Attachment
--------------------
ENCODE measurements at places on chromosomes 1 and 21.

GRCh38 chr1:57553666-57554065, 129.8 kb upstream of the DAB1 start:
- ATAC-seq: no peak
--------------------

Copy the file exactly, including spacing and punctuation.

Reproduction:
ENCODE measurements at places on chromosomes 1 and 21.

GRCh38 chr1:57553666-57554065, 129.8 kb upstream of the DAB1 start:
- ATAC-seq: no peak